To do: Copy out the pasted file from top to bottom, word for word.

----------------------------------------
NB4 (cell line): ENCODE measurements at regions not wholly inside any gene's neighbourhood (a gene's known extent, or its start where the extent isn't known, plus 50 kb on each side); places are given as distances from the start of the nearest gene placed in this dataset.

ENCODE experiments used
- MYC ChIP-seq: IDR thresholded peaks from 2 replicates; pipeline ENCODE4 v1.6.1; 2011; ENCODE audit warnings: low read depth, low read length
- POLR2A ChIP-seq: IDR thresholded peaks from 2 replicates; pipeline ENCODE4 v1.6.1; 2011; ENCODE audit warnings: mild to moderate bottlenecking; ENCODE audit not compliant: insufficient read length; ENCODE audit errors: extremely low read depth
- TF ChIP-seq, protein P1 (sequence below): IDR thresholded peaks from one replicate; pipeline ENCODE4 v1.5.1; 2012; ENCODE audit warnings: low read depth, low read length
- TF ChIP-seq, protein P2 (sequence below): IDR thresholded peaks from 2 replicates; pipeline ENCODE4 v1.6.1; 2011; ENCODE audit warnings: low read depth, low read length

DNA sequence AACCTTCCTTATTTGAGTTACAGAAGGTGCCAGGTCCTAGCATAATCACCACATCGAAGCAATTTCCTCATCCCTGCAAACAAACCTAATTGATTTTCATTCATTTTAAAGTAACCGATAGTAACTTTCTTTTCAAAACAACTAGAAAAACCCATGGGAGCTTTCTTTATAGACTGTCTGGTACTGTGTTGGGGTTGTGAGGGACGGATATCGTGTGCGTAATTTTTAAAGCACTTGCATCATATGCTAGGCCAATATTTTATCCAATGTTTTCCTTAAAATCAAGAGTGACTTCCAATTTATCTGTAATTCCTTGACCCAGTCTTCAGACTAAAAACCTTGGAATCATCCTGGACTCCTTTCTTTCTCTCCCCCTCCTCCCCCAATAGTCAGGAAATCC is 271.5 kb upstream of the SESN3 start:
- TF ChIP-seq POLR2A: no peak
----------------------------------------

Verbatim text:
NB4 (cell line): ENCODE measurements at regions not wholly inside any gene's neighbourhood (a gene's known extent, or its start where the extent isn't known, plus 50 kb on each side); places are given as distances from the start of the nearest gene placed in this dataset.

ENCODE experiments used
- MYC ChIP-seq: IDR thresholded peaks from 2 replicates; pipeline ENCODE4 v1.6.1; 2011; ENCODE audit warnings: low read depth, low read length
- POLR2A ChIP-seq: IDR thresholded peaks from 2 replicates; pipeline ENCODE4 v1.6.1; 2011; ENCODE audit warnings: mild to moderate bottlenecking; ENCODE audit not compliant: insufficient read length; ENCODE audit errors: extremely low read depth
- TF ChIP-seq, protein P1 (sequence below): IDR thresholded peaks from one replicate; pipeline ENCODE4 v1.5.1; 2012; ENCODE audit warnings: low read depth, low read length
- TF ChIP-seq, protein P2 (sequence below): IDR thresholded peaks from 2 replicates; pipeline ENCODE4 v1.6.1; 2011; ENCODE audit warnings: low read depth, low read length

DNA sequence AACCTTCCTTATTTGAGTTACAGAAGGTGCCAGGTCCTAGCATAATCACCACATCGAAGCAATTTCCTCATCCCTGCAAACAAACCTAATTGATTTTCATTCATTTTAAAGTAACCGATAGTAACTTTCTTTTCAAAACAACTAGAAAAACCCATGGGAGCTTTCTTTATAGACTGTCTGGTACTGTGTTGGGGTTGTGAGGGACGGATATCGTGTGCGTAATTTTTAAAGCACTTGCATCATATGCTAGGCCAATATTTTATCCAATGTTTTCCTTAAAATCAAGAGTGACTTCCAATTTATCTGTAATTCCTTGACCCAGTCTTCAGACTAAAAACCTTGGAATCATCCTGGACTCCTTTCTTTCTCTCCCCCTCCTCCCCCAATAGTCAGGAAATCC is 271.5 kb upstream of the SESN3 start:
- TF ChIP-seq POLR2A: no peak